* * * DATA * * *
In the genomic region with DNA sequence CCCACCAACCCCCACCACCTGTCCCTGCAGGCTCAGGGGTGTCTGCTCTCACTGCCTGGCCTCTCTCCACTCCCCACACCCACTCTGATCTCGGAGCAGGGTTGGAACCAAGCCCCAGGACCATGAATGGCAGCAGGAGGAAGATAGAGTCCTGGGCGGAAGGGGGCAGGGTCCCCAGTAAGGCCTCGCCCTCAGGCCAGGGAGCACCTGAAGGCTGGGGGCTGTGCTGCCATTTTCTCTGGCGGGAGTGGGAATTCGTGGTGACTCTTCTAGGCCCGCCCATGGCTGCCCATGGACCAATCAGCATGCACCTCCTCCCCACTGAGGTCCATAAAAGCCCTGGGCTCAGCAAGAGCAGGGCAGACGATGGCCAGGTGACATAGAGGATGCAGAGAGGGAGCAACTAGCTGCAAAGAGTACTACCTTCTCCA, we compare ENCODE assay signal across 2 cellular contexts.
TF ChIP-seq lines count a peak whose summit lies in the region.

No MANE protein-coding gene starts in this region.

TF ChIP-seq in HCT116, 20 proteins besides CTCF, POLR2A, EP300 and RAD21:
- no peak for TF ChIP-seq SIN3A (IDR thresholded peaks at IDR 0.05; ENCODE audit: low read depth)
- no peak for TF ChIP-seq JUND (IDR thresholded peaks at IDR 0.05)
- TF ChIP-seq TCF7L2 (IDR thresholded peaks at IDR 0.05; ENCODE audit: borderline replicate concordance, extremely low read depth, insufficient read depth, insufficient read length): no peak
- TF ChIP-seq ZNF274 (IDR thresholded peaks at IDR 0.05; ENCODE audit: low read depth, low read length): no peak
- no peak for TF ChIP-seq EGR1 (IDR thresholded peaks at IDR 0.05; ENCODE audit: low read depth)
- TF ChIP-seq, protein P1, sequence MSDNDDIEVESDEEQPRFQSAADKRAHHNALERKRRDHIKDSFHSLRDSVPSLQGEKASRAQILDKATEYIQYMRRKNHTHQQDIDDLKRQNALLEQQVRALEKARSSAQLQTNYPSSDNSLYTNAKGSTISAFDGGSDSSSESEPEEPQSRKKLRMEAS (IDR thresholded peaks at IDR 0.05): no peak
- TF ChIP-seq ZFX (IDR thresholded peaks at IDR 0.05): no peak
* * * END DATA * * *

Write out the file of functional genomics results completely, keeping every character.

In the genomic region with DNA sequence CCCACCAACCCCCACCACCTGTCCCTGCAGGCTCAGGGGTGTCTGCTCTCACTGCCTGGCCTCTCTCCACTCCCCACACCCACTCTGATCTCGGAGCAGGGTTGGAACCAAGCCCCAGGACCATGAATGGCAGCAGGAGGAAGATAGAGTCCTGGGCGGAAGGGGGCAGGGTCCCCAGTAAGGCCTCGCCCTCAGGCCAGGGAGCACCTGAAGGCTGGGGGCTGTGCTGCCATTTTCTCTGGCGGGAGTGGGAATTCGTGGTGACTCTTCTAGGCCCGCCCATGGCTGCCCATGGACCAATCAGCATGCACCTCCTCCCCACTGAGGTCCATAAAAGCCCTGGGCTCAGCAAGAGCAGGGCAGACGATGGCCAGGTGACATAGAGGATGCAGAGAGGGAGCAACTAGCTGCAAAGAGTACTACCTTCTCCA, we compare ENCODE assay signal across 2 cellular contexts.
TF ChIP-seq lines count a peak whose summit lies in the region.

No MANE protein-coding gene starts in this region.

TF ChIP-seq in HCT116, 20 proteins besides CTCF, POLR2A, EP300 and RAD21:
- no peak for TF ChIP-seq SIN3A (IDR thresholded peaks at IDR 0.05; ENCODE audit: low read depth)
- no peak for TF ChIP-seq JUND (IDR thresholded peaks at IDR 0.05)
- TF ChIP-seq TCF7L2 (IDR thresholded peaks at IDR 0.05; ENCODE audit: borderline replicate concordance, extremely low read depth, insufficient read depth, insufficient read length): no peak
- TF ChIP-seq ZNF274 (IDR thresholded peaks at IDR 0.05; ENCODE audit: low read depth, low read length): no peak
- no peak for TF ChIP-seq EGR1 (IDR thresholded peaks at IDR 0.05; ENCODE audit: low read depth)
- TF ChIP-seq, protein P1, sequence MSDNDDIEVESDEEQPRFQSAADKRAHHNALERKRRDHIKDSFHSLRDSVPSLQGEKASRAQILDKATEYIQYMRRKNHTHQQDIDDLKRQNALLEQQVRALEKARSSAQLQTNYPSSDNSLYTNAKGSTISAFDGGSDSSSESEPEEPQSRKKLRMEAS (IDR thresholded peaks at IDR 0.05): no peak
- TF ChIP-seq ZFX (IDR thresholded peaks at IDR 0.05): no peak